To you, a Jewish woman of any age who has been abused by her loved one. You may be feeling despair, sadness, anger, anxiety or overwhelming fear, but know that you are not alone.
There is hope for a new life for you! Dream about a happier life for yourself and your new possibilities. You can make it!
Paul, a Jewish woma—From Mikin and Tucson psychologist who was battered and abused by her Jewish doctor husband
Domestic violence. We read about it regularly in the news, with violent politicians and high-profile National Football League players splashed across the headlines recently. Violence against women by their partners is a serious health risk and most cases do not receive media attention. Many do not receive any attention at all. We need to change that, in both the general and Jewish communities. The purpose of this article is to raise awareness of the complex issues surrounding domestic violence in the Jewish home. The battering of women by men is still one of the most hidden yet widespread crimes today. Former Surgeon General C. Everett Koop identified violence against women by their partners as the most serious health risk for women in the United States.
Domestic violence is a pattern of coercive control that one person exercises over another. Abusers use physical and sexual violence, verbal and physical threats, emotional insults, property damage, and economic deprivation as a way to dominate their partners. Battering is behavior that verbally, physically and spiritually harms the victim. It arouses fear and terror. Abuse prevents individuals from doing what they want and/or forces them to behave in ways they do not want to. Domestic violence is a campaign of strategies, similar to brainwashing. Domestic violence is serious, deliberate and repeated.
• Last year 700,000 incidents of domestic violence were reported to the police in the United States.
• The FBI estimates that only 1 in 10 domestic assaults are ever reported.
• Every day four incidents of domestic violence result in the death of a woman.
• Weapons are used in 30 percent of domestic violence incidents.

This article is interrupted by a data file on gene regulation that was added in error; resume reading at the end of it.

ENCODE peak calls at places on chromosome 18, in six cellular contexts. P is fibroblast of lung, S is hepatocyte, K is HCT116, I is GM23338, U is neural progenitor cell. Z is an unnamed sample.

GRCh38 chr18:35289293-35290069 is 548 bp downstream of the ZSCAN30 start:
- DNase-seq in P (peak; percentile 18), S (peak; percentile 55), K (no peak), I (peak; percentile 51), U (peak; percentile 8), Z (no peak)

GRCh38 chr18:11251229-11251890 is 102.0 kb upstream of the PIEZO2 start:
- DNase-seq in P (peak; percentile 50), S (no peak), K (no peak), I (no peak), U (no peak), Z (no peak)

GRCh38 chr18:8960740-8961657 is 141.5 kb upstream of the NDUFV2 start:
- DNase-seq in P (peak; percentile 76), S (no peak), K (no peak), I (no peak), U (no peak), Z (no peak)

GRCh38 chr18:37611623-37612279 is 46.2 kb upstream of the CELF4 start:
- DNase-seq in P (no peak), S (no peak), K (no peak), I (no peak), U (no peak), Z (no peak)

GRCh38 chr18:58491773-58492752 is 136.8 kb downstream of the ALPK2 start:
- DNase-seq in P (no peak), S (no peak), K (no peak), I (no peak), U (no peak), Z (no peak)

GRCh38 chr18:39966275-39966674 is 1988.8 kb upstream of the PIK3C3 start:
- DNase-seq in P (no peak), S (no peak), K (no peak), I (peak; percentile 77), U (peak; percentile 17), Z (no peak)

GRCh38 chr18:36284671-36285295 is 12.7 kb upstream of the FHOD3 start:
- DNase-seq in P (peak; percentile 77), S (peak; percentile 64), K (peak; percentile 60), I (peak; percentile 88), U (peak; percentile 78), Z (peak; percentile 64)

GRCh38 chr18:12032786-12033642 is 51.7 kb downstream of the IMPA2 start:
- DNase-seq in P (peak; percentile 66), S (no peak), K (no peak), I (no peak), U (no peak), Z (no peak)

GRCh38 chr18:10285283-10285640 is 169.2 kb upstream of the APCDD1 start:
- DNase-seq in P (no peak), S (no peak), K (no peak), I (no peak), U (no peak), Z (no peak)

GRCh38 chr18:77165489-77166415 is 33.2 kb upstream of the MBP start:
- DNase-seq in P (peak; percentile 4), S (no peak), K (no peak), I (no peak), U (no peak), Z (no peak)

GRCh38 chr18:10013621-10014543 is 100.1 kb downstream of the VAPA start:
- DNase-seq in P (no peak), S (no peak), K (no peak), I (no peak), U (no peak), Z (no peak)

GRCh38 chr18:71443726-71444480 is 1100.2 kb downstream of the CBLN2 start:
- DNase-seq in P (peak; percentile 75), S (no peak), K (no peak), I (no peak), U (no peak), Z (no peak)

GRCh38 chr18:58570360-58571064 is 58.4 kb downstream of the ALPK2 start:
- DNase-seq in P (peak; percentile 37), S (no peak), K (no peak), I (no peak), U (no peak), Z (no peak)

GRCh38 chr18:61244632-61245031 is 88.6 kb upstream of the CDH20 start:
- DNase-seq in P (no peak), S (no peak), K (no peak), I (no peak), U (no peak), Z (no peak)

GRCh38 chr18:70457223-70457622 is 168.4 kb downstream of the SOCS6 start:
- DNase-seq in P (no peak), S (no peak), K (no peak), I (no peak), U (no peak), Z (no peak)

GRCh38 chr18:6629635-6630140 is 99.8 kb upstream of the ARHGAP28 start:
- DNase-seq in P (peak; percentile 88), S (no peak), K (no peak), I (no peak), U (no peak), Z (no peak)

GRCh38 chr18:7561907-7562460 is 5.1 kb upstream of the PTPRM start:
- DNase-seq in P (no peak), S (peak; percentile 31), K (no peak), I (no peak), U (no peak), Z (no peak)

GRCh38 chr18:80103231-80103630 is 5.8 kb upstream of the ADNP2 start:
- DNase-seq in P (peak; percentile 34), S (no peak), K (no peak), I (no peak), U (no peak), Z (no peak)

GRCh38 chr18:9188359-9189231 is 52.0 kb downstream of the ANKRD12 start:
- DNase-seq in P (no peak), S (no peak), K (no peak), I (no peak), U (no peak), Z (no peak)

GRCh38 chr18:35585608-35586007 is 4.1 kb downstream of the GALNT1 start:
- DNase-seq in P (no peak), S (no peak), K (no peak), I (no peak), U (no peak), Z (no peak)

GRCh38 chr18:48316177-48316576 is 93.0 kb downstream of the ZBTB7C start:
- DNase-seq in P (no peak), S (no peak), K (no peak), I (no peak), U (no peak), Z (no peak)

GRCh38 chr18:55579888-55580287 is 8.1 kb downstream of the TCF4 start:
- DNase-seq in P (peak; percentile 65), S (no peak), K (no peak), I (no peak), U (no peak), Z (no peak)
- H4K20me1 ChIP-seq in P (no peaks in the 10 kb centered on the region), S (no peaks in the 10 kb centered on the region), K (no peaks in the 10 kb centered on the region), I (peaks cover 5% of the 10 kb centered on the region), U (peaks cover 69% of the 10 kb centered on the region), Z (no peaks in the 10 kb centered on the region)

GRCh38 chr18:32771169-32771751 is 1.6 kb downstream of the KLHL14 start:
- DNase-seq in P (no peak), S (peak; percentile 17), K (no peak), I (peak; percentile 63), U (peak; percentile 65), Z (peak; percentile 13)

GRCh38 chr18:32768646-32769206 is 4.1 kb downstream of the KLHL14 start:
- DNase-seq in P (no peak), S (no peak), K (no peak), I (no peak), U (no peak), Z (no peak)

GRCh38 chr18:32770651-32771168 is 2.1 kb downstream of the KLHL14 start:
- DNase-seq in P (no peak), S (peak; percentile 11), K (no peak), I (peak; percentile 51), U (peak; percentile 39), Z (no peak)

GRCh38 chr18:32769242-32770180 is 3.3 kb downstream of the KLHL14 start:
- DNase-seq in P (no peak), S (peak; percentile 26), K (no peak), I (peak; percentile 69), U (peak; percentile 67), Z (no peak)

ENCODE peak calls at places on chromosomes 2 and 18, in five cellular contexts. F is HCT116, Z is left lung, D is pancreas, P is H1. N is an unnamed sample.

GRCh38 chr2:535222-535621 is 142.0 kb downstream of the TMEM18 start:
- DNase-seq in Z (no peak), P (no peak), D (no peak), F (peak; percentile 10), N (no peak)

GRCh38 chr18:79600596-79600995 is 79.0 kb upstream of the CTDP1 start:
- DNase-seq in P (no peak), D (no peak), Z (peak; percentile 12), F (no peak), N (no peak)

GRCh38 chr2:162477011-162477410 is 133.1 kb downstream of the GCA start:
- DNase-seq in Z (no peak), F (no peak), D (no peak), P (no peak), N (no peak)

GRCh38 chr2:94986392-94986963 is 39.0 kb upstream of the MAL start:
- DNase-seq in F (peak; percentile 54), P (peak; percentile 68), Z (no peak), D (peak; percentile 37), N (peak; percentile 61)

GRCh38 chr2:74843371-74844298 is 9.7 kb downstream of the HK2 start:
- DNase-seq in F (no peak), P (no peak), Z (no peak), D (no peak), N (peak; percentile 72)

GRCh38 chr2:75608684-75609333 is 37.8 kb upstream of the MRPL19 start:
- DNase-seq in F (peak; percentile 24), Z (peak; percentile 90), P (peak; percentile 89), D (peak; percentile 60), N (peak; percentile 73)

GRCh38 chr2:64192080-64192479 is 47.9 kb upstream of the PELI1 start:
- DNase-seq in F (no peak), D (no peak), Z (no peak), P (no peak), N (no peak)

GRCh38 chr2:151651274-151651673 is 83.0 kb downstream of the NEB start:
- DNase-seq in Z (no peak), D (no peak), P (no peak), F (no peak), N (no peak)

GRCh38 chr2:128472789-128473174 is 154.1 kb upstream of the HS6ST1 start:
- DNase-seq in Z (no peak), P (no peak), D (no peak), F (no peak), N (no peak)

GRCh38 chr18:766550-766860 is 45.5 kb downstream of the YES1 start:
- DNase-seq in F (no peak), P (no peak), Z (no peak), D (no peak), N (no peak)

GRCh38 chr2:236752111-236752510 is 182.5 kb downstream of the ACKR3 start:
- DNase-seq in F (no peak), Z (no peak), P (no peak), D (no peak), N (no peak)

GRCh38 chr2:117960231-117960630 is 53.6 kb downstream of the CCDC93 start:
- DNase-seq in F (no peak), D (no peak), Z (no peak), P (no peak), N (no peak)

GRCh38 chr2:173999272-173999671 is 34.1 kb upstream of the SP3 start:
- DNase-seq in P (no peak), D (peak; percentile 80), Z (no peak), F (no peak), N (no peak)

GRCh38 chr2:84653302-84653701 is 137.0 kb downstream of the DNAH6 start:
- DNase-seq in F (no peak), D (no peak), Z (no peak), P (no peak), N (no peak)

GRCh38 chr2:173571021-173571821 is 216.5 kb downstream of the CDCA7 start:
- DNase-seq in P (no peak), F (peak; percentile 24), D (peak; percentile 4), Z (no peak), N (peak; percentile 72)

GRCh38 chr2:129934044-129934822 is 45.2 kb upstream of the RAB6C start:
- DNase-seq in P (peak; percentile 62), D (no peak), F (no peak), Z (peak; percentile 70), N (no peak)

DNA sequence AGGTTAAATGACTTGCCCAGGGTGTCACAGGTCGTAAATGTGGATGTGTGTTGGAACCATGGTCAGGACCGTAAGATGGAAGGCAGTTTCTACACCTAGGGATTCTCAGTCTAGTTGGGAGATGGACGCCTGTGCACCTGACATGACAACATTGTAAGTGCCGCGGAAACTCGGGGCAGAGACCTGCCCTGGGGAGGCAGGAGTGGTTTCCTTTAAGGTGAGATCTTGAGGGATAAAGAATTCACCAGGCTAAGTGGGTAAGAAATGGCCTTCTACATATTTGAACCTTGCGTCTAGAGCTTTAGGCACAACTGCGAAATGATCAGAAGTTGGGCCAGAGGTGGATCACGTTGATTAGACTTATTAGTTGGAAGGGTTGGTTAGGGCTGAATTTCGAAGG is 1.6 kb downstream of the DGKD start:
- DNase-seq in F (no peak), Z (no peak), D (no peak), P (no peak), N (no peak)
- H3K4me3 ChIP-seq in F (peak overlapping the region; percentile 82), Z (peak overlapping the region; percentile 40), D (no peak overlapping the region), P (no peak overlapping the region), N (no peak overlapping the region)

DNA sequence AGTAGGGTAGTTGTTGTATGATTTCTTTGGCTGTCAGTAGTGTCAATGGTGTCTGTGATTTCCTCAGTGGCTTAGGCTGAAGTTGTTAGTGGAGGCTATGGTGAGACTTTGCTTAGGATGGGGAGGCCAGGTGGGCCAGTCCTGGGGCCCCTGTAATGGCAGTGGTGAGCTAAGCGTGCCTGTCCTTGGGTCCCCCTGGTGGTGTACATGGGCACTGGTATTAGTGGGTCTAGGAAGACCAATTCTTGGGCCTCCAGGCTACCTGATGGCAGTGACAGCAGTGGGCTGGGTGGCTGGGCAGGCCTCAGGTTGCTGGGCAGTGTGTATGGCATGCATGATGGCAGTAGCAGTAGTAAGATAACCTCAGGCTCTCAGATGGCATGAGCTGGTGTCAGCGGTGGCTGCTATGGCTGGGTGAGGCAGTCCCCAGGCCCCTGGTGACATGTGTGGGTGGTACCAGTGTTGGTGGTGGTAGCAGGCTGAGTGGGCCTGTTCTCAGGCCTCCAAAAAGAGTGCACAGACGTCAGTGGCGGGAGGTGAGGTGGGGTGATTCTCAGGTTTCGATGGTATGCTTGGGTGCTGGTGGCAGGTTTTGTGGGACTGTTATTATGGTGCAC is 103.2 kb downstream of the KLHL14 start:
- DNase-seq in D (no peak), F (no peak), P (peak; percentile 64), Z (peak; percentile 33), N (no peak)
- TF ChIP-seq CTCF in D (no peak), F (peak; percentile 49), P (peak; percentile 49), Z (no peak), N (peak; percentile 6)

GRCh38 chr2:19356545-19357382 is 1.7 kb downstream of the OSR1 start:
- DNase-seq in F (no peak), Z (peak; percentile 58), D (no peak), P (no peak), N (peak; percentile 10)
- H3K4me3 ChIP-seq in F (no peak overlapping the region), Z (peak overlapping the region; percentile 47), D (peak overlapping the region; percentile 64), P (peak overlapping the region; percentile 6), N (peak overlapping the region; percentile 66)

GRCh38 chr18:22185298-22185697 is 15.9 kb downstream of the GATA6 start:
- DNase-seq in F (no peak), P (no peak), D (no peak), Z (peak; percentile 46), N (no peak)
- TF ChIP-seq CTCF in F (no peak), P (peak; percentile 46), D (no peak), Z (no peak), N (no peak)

• 30 to 40 percent of women who suffer domestic violence are also raped by their partners.
• Women who leave their batterers are at a greater risk of being killed by the batterer than those who stay.
• The average for all battered women is six assaults per year.
• Research indicates that between 15 to 35 percent of Jewish woman are abused at some point in their lives, on par with estimates for the general population.
Myths and misconceptions
There are myths and misconceptions particular to the Jewish culture that deter Jewish women from getting help, such as:
• “It doesn’t happen in Jewish families, so it must be my fault. My marriage must be different from others; maybe something is wrong with me.”
• “Jewish men make the best husbands. Jewish men are such princes, so perfect, good providers, mensches, good husbands.”
• “A Jewish woman’s role is to keep the family together no matter what (shalom bayit). She bears the responsibility for maintaining the peace and fixing whatever problems arise in the relationship.”
There is a team of service providers available in our community. Programs like LEAH (Let’s End Abusive Households), through Jewish Family & Children’s Services, are here to help. Encourage women who have been victimized to seek professional support as well as personal support from friends and family. Many of the following suggestions for health care workers, rabbis and other professionals may also be useful for friends or relatives of victims.
1) Ask about present and past domestic violence. Abuse may not be the reason a person is coming in to speak with you; many people do not recognize what is abuse — only that something is wrong. Remember that domestic violence can affect one physically, emotionally and spiritually.
2) If a domestic violence incident has recently occurred this means that safety is an immediate concern. Remember that violence can become more frequent and more severe over time.
3) Battered women may experience difficulty in assessing the magnitude of danger in their relationships.
4) Re-empowerment should be a goal when speaking with a battered woman. Supportive statements that validate her perceptions and experiences are important.
5) Listen to her story. Create an environment in which she is comfortable telling it. “Speaking the unspeakable” is part of the path to healing.
6) Have her look at the myths and norms from general society and from her Jewish culture and religion that may have influenced her to develop a relationship with her partner or to stay in an abusive relationship with that person.
7) Evaluate for Post Traumatic Stress Disorder and Battered Woman Syndrome, common diagnoses for women experiencing domestic violence.
8) Remember that domestic violence against men by women, against women by women and against mem by men are also critical issues that need to be recognized and addressed.
In conclusion, I urge you to do your part to ensure a future in which all of us can live without fear of abuse in our relationships. We all deserve safe and loving relationships filled with dignity and respect.
Miki Paul, Ph.D., is a member of the advisory board of LEAH (Let’s End Abusive Households), a program of Jewish Family & Children’s Services of Southern Arizona. Responding to the unique cultural and religious concerns of Jewish families, LEAH provides intense therapy and counseling for families who might otherwise continue to suffer in silence, and offers education, information and referral, and advocacy for Jewish people. LEAH is funded in part by the Jewish Federation of Southern Arizona and the Jewish Community Foundation, as well as individuals and families. For more information, contact JFCS at 795-0300 or [email protected] or visit www.jfcstucson.org.